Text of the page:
Medical Records are not a new invention
Records have been kept on patient care since people first developed the ability to write. At the beginning of the 20th century, stenographers entered the scene who took the doctor’s dictation in shorthand. This method was used until the invention of audio recording.
With that ability, doctors would talk into a mic, record their report and a transcriptionist would type it up on a mechanical typewriter, and the paperwork filed in the patient chart.
The Evolution of Medical Transcription Technologies
Dictabelts and Dictaphone Transcribers
Note the blue plastic circular “Dictabelt,” which was cut by a needle in the dictation process, much like the old 45 and later music records.
Most hospitals used the Dictaphone plastic belts. They slipped onto a cylinder in the transcriber unit and moved it forward and backward with a foot pedal.
Typewriters like the IBM Selectric typewriter were a wonderful improvement over the mechanical typewriters since it allowed you to insert a tape and hit a typo error then type over it to make the correction.
They also had a stroke counter so you could multiply the strokes by 5 to get a word count, which was how many transcribers would charge for their services.
Birth of Remote Dictation
The first remote dial-in systems consisted of an approximate 3’x3’x6” box with miles of recording tape inside and recorder-coupler-connected to a couple of telephone lines. The dictator would call in, hear a beep, then dictate.
With paper tape about one inch wide, each keystroke on a typewriter punched a hole in the tape. Once a document was completed the tape was fed through a reader to produce the printed output.
When the tape tore, which was often, a splicer was provided allowing the operator to neatly glue the tape back together.
In the mid-80s came a major breakthrough with computer word processors. When the first word processors with the 8088 chip emerged, combined with WordPerfect 4.0 and Pro-Comm (software), transcriptionists were able to be more productive and move files from their site to customers’ offices.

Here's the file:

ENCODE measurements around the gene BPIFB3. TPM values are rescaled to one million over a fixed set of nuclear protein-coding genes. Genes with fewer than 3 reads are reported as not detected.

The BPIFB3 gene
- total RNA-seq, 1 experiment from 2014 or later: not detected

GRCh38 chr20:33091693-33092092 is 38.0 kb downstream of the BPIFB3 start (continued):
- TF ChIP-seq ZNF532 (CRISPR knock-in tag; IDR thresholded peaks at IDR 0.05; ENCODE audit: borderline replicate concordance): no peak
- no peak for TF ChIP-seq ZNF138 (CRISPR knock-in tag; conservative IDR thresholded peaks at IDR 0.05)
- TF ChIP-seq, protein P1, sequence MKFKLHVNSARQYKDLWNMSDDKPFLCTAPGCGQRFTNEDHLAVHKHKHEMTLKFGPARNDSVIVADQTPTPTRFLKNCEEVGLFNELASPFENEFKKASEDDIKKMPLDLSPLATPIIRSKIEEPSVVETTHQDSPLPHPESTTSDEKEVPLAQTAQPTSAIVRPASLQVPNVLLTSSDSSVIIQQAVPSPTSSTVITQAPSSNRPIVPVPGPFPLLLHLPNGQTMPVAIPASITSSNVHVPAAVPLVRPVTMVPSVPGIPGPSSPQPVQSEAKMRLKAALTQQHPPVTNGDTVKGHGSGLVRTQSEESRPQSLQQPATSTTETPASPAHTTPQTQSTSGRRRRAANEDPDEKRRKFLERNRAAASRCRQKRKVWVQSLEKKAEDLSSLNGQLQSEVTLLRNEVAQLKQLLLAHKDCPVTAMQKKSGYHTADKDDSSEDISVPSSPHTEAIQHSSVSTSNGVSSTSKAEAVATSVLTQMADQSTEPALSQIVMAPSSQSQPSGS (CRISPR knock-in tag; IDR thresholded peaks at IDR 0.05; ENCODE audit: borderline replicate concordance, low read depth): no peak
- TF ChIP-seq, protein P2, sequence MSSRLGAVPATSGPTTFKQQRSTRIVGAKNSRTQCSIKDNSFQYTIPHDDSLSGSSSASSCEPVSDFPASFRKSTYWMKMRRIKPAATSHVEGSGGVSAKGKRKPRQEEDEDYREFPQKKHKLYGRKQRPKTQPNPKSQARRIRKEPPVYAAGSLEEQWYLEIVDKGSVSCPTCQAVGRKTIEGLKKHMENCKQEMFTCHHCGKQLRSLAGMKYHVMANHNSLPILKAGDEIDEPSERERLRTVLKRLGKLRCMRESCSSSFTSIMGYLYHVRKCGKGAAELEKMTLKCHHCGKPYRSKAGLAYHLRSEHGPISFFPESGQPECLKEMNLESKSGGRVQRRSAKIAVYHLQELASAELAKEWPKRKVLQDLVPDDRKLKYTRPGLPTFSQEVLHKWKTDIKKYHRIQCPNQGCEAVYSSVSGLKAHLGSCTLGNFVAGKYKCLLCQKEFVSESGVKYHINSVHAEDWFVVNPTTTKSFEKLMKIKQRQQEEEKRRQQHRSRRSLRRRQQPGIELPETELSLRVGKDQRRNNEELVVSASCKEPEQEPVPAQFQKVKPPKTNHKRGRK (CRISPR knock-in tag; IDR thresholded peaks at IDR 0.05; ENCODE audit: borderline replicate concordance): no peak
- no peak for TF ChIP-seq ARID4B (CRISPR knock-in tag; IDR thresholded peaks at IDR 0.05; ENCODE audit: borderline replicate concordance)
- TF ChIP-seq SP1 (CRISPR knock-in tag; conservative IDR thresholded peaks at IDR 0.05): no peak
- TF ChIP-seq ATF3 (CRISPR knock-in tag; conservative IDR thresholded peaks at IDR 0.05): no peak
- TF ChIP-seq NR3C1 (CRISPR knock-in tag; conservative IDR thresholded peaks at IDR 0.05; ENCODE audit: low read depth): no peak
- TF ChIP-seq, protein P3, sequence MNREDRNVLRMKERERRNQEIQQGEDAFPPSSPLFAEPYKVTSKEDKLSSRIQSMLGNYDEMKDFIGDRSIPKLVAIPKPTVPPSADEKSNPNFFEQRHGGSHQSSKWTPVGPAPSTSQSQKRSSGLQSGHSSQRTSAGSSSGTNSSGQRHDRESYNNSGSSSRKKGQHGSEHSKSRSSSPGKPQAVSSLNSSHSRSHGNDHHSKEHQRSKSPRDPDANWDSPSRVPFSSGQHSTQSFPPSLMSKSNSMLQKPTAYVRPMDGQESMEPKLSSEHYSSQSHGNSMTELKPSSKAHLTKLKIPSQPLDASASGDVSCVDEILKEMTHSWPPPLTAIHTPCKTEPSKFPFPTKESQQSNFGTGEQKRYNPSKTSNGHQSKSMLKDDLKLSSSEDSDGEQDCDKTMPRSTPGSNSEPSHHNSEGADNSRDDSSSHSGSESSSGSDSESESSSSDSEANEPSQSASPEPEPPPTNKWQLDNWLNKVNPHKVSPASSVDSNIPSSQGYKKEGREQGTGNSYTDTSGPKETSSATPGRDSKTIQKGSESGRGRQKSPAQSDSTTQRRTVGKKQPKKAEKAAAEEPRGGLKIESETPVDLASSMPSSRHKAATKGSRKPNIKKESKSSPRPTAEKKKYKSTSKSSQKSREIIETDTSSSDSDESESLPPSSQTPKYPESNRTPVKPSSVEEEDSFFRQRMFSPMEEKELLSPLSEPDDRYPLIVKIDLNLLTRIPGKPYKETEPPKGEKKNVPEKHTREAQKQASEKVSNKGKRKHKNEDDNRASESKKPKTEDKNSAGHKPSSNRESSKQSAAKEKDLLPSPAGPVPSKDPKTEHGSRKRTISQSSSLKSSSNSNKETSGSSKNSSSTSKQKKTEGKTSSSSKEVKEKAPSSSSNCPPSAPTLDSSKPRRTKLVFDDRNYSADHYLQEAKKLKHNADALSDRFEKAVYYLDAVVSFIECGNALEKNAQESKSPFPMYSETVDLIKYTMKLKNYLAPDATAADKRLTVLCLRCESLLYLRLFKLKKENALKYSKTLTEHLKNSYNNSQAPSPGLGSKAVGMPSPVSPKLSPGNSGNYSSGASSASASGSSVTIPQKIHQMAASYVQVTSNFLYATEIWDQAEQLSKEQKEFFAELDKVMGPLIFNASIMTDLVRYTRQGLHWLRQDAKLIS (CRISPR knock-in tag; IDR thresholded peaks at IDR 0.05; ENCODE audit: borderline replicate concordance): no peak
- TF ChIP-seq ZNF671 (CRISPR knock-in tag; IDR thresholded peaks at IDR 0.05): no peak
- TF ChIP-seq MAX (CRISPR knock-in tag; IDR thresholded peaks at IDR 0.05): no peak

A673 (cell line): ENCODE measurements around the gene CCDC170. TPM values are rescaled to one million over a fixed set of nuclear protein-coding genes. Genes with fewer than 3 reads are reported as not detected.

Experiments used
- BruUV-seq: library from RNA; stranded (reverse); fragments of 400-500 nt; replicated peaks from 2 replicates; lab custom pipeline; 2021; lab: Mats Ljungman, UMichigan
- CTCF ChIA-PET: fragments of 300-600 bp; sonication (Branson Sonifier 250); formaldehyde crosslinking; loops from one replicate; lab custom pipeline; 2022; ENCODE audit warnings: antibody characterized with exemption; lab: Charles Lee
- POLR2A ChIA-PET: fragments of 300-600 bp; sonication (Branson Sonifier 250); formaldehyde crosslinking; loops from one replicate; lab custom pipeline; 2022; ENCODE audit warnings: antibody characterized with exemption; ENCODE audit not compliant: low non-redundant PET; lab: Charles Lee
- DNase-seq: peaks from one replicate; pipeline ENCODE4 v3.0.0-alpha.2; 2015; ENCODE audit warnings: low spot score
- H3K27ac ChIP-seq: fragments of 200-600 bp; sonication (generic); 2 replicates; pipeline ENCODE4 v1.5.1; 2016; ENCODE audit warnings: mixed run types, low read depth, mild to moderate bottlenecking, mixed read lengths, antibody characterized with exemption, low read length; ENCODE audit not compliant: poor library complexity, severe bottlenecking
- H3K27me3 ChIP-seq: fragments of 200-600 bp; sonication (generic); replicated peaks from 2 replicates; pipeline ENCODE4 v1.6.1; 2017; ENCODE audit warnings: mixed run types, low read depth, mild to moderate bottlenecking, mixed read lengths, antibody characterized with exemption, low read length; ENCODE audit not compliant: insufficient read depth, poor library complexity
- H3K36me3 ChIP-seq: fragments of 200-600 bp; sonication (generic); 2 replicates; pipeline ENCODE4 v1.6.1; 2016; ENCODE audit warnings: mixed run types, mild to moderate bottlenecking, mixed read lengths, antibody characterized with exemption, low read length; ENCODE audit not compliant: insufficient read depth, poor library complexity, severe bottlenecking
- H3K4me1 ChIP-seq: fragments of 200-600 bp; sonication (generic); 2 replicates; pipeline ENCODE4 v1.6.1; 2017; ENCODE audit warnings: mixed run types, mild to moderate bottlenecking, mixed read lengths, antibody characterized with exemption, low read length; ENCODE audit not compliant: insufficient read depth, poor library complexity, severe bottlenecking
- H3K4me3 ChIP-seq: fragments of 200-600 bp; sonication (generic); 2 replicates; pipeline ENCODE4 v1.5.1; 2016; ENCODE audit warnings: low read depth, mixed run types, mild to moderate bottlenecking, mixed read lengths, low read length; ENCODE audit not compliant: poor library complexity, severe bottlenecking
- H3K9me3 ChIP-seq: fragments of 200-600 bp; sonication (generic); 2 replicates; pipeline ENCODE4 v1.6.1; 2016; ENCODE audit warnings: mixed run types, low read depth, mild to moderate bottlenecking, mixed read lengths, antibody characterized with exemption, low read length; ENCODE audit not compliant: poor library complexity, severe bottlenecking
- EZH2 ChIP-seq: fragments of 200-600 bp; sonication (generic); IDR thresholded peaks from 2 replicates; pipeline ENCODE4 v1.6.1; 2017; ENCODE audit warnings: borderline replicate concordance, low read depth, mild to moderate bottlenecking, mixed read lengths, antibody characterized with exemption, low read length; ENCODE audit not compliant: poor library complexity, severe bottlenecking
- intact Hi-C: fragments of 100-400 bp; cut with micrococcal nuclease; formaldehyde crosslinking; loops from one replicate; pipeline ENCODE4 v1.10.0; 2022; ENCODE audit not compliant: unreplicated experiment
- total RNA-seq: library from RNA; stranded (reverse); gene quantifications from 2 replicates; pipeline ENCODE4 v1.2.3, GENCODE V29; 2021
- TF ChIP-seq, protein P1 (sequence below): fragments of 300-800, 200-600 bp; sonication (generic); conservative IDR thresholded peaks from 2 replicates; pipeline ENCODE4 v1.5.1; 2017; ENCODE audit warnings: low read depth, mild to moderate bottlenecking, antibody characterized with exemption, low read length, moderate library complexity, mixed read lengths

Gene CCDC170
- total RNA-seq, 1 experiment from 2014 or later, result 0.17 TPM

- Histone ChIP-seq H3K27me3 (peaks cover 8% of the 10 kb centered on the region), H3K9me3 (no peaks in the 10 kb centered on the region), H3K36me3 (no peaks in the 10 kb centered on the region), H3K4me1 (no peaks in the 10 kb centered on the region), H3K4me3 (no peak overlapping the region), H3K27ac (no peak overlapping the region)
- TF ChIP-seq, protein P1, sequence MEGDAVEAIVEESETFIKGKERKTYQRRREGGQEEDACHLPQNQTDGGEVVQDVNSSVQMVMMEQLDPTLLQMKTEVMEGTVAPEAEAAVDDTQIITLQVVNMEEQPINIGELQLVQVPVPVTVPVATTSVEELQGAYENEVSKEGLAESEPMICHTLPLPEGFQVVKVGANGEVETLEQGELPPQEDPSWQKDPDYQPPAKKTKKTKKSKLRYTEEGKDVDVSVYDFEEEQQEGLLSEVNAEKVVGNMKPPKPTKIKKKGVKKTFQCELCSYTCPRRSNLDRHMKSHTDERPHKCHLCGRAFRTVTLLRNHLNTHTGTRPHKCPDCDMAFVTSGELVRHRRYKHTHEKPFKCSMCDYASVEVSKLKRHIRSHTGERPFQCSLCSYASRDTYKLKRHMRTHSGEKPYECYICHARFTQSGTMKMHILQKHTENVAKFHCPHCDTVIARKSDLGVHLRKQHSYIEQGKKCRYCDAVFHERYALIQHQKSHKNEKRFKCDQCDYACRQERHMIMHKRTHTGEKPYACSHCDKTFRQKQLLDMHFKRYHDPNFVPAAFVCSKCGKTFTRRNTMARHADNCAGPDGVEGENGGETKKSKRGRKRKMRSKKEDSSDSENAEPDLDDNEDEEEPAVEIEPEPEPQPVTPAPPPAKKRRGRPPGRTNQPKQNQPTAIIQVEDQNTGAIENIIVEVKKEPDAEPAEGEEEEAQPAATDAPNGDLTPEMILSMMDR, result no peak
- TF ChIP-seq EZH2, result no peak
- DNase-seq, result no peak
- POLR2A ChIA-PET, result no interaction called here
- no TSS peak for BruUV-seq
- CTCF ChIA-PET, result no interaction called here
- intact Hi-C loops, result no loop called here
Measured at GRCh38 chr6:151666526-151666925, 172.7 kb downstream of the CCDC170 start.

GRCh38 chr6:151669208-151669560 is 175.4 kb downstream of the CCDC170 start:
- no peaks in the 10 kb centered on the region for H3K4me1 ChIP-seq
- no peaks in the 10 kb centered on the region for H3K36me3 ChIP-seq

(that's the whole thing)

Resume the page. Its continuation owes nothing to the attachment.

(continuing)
DOS (with Windows) was used in the word processing business (and virtually everything else for a time). The word processing software that was primarily used at the time was WordPerfect, however, Microsoft figured out how to get an edge so MSWord became the standard for transcription.
Hooking a computer to a modem then allowed pools of transcriptionists to access remote customers who had their own dictation systems. Dialing into a hospital several thousand miles away, transcribing the records and digitally sending them for in-house printing was a huge milestone.
Word processing software as well as incorporating templates and word expanders greatly increased productivity.
In the late 1980s, voice recognition was introduced. It allowed computer software to translate a voice record into a digital report; however, with all of the idiosyncracies of medical dictation and its various dictators (slow vs fast speaking, non-native-English speaking doctors) created a huge error margin. Then the transcriptionist became an editor who would review the digital record, often listening to the voice record to edit the completed file.
Current Politics in Healthcare Affecting Transcription
The last few years, the Electronic Medical Records, now mandated by law, and its various failures makes the healthcare news on a daily basis. Many vendors jumped into the arena and sold software to providers (hospitals, doctors, etc.). However, since no common standard was ever developed or required, none of the systems talk to each other which eliminates the primary reason they were developed – easy access to a centralized record = better patient care.
Clearly, digitalizing medical records and managing control access presents huge opportunities for successful career considerations. Medical transcriptionists have a huge knowledge of medical terms and of medicine generally, including anatomy, physiology, pharmacy, diseases, disease processes, laboratory procedures, x-ray and radiological procedures, and surgery have become major interpreters in the health information system and medical records documentation. Their contribution to healthcare is enormous.